During the fall of 1901, the brothers began to question the aerodynamic
data on which they were basing their aircraft designs.
They decided to
conduct a series of
wind tunnel tests
to verify the results they were
experiencing
in flight.
They would measure the aerodynamic lift and drag
on small
models
of their wing designs using a
wind tunnel
in their bicycle shop in Dayton, Ohio.
They built two separate balances to perform these measurements,
one for
lift.
and the other for
drag.
On this page we will discuss
the operation of the lift balance.
Because of the form of the
lift equation
used by the brothers, they were interested in measuring
the lift generated by a model relative to the drag of a reference flat plate.
The operation of the balance depends on the concepts of
torques
and
equilibrium.
As the test begins, the tunnel is turned off and the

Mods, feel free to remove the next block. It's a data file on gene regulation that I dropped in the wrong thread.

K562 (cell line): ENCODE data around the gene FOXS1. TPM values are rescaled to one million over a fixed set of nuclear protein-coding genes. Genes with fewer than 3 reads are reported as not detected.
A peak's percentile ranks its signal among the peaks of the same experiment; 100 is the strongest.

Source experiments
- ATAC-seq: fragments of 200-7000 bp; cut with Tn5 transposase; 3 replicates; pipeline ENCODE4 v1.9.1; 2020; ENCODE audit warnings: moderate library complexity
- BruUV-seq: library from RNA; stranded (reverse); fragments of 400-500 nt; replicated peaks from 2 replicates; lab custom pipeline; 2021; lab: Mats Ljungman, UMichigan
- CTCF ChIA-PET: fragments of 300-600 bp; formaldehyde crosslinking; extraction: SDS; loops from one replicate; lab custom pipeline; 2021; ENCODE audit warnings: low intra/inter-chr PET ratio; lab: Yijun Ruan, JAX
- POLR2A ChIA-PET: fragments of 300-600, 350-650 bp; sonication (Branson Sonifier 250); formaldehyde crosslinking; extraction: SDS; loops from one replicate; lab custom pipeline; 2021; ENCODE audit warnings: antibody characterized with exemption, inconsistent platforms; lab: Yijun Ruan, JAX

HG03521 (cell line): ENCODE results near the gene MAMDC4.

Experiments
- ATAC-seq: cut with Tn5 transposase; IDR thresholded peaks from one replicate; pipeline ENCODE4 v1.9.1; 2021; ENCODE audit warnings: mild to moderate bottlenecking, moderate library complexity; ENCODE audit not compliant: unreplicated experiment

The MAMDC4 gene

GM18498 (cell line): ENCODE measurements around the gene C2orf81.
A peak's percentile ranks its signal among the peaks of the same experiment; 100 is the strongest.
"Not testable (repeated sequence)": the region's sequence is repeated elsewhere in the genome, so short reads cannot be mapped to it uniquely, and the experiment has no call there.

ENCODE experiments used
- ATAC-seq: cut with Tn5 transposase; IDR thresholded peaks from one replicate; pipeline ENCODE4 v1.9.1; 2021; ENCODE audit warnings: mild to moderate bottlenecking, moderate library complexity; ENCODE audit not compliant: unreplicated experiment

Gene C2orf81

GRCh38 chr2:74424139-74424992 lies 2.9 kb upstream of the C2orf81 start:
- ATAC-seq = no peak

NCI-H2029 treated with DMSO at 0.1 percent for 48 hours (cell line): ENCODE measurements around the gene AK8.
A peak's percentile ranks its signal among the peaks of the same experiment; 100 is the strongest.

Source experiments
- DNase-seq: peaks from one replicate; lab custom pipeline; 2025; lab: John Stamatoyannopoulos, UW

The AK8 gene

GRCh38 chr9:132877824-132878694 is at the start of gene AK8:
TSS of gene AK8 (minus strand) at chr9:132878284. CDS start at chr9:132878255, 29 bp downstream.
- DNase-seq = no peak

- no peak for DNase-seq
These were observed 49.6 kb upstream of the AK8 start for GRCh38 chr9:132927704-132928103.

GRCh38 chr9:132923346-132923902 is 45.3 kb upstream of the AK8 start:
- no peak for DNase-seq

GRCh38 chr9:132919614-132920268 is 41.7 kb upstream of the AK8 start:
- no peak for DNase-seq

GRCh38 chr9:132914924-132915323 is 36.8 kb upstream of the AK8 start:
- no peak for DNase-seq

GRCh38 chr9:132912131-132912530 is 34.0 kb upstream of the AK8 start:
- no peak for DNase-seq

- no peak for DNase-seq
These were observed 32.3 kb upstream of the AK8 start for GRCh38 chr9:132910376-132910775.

upper and lower cross beams are moved so that the upper beam lies on
top of the lower beam and the arms are parallel with the sides of the
tunnel as shown in the figure at the top of this page.
In this drawing, we are using the same color scheme as used on the page
describing the
design
of the lift balance.
We are looking down onto the balance from above and we have
cut the upper beam (sawtoothed line) so that we can see the orientation of the
lower beam and arm.
The lower beam holds the reference drag plates, while the upper beam
holds the model being tested.
The fan which pushes air through the tunnel is far to the right of this drawing.
The model is set to some desired
angle of attack
and the fan is turned on.
The cross beams and arms move because of torques
generated by the drag force of the plates and the lift and drag force of the
model on the long axles.
Because the friction sleeve is engaged, the upper and lower beams move together.